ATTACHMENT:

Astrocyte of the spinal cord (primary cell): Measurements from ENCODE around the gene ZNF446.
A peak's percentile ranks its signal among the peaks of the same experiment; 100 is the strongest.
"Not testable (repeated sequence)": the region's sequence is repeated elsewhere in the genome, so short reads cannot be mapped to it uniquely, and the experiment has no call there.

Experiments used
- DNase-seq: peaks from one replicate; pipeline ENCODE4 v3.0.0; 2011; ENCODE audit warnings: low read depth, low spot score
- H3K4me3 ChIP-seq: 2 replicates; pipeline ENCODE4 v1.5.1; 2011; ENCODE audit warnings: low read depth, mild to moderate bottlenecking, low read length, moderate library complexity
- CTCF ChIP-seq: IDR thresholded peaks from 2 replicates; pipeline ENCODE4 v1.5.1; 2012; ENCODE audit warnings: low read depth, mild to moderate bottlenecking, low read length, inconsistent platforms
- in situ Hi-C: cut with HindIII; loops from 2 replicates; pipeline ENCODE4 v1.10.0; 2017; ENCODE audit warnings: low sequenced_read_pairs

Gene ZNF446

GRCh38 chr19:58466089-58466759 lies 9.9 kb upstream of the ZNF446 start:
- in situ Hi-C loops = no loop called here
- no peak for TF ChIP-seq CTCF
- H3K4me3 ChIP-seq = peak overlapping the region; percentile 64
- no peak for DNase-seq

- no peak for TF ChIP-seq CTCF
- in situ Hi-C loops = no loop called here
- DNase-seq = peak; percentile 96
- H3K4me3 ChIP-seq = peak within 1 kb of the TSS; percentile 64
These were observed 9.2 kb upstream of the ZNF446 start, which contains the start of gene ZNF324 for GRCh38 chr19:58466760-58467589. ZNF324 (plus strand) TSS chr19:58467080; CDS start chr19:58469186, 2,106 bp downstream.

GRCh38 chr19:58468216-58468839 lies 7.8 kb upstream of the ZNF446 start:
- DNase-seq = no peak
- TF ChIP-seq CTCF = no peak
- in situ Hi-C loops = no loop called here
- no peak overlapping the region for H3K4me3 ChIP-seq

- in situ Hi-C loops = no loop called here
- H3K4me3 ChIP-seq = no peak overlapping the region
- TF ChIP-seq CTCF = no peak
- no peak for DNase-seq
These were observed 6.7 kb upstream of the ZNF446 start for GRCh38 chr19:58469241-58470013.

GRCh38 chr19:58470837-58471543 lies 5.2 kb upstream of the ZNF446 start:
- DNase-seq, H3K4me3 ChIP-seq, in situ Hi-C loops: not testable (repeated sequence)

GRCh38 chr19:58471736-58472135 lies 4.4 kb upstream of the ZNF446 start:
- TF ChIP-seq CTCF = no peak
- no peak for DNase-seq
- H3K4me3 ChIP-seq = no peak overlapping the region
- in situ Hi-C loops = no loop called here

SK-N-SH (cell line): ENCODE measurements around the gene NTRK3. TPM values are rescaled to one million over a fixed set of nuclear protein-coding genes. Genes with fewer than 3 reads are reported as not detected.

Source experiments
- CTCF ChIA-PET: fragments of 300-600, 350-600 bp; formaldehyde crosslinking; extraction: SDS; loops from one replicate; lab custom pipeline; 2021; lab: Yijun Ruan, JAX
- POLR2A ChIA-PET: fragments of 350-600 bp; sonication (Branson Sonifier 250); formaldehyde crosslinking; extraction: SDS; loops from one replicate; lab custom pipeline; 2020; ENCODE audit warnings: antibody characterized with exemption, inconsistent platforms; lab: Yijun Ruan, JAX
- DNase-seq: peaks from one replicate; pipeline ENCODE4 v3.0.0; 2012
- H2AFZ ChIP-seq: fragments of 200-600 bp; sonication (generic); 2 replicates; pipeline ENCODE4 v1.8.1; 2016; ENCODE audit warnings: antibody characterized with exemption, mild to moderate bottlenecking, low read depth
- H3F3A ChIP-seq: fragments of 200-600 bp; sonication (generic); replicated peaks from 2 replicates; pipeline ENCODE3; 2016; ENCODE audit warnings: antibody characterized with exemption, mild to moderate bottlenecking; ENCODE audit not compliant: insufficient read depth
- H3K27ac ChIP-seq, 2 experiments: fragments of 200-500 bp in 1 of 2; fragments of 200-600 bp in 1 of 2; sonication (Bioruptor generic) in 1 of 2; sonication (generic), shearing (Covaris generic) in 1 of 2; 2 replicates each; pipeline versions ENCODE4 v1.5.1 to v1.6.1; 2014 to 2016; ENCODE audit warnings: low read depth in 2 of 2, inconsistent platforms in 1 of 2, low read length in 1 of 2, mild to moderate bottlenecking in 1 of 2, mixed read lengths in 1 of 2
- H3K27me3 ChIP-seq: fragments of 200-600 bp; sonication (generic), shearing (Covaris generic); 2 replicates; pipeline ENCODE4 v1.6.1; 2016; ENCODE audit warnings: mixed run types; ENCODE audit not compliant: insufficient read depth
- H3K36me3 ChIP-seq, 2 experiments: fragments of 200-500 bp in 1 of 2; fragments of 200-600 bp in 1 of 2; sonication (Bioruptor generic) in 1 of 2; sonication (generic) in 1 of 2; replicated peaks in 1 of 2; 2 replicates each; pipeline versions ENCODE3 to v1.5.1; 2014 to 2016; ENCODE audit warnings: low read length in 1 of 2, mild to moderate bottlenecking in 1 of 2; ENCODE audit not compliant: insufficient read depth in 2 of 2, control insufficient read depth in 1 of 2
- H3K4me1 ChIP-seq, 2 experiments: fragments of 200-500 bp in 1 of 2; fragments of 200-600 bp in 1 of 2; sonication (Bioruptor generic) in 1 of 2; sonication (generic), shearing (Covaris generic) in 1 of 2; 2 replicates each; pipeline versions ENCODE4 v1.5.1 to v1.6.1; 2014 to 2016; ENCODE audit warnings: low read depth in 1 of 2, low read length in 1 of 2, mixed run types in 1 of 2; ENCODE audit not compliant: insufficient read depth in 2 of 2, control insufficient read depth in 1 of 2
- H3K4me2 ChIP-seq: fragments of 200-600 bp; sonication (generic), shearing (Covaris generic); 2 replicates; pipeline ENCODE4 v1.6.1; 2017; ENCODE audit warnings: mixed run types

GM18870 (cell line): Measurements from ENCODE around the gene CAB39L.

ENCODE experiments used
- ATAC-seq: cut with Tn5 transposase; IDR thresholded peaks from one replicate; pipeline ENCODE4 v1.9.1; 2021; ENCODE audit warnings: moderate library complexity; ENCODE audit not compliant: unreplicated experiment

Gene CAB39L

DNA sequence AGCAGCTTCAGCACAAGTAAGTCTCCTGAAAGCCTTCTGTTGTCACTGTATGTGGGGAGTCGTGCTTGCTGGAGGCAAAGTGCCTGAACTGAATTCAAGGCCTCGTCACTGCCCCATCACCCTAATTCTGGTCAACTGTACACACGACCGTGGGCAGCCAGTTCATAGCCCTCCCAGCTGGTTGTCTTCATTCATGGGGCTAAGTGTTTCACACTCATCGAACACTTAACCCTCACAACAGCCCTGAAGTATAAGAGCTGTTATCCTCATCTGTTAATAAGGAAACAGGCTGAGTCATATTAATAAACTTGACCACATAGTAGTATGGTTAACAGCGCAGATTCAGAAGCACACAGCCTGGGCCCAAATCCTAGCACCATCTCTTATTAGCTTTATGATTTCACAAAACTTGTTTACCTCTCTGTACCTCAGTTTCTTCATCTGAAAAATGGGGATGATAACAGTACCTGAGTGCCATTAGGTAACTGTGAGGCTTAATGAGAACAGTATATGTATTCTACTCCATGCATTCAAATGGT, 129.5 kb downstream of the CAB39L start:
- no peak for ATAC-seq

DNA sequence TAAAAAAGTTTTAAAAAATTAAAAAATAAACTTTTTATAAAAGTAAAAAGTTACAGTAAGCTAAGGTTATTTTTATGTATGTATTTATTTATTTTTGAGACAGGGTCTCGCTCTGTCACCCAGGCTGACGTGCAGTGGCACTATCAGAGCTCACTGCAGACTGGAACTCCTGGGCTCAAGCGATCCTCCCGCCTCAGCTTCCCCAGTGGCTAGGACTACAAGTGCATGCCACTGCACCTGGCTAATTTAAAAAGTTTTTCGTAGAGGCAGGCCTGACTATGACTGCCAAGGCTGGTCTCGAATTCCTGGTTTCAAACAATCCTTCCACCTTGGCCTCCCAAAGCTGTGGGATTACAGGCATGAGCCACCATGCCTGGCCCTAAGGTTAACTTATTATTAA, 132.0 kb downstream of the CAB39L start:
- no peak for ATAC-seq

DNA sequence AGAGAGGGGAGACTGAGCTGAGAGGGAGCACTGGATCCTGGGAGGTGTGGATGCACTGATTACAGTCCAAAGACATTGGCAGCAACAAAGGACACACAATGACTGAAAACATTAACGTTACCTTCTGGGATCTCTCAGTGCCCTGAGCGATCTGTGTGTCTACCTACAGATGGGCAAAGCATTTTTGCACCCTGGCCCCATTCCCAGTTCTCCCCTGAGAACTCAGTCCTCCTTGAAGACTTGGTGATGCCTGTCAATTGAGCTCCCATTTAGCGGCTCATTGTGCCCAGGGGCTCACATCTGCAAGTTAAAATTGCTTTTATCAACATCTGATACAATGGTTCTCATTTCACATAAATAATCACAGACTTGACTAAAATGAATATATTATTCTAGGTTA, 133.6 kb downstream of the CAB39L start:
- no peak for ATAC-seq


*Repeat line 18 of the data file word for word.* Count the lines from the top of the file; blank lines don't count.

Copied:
- H3K4me3 ChIP-seq = peak within 1 kb of the TSS; percentile 64